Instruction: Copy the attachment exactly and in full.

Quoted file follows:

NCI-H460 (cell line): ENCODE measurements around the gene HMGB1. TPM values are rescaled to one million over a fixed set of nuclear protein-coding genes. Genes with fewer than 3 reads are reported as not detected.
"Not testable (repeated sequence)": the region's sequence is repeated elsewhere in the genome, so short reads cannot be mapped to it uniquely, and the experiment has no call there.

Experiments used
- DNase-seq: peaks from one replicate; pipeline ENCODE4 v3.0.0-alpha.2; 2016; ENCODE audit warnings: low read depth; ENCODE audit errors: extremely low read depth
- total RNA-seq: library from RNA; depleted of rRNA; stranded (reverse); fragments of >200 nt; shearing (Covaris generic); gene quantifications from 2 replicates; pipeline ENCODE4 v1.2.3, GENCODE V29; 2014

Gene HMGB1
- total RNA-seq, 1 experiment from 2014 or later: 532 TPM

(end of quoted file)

NCI-H460 (cell line): ENCODE measurements around the gene HMGB1. TPM values are rescaled to one million over a fixed set of nuclear protein-coding genes. Genes with fewer than 3 reads are reported as not detected.
"Not testable (repeated sequence)": the region's sequence is repeated elsewhere in the genome, so short reads cannot be mapped to it uniquely, and the experiment has no call there.

Experiments used
- DNase-seq: peaks from one replicate; pipeline ENCODE4 v3.0.0-alpha.2; 2016; ENCODE audit warnings: low read depth; ENCODE audit errors: extremely low read depth
- total RNA-seq: library from RNA; depleted of rRNA; stranded (reverse); fragments of >200 nt; shearing (Covaris generic); gene quantifications from 2 replicates; pipeline ENCODE4 v1.2.3, GENCODE V29; 2014

Gene HMGB1
- total RNA-seq, 1 experiment from 2014 or later: 532 TPM